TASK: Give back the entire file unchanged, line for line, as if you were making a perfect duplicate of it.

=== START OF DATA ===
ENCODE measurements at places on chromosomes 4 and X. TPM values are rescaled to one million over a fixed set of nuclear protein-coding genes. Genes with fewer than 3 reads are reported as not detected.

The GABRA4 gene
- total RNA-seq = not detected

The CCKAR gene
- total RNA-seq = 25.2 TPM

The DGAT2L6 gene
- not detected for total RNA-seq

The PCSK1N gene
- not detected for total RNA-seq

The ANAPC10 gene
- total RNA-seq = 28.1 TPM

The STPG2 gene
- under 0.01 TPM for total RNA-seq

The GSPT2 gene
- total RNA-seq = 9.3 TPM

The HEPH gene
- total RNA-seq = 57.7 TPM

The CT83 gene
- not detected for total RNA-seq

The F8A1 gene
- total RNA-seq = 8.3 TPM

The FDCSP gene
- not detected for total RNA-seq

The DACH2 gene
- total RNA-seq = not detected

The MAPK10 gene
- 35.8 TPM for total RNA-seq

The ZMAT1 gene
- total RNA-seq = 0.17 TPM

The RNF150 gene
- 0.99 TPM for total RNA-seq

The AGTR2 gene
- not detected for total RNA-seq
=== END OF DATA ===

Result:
ENCODE measurements at places on chromosomes 4 and X. TPM values are rescaled to one million over a fixed set of nuclear protein-coding genes. Genes with fewer than 3 reads are reported as not detected.

The GABRA4 gene
- total RNA-seq = not detected

The CCKAR gene
- total RNA-seq = 25.2 TPM

The DGAT2L6 gene
- not detected for total RNA-seq

The PCSK1N gene
- not detected for total RNA-seq

The ANAPC10 gene
- total RNA-seq = 28.1 TPM

The STPG2 gene
- under 0.01 TPM for total RNA-seq

The GSPT2 gene
- total RNA-seq = 9.3 TPM

The HEPH gene
- total RNA-seq = 57.7 TPM

The CT83 gene
- not detected for total RNA-seq

The F8A1 gene
- total RNA-seq = 8.3 TPM

The FDCSP gene
- not detected for total RNA-seq

The DACH2 gene
- total RNA-seq = not detected

The MAPK10 gene
- 35.8 TPM for total RNA-seq

The ZMAT1 gene
- total RNA-seq = 0.17 TPM

The RNF150 gene
- 0.99 TPM for total RNA-seq

The AGTR2 gene
- not detected for total RNA-seq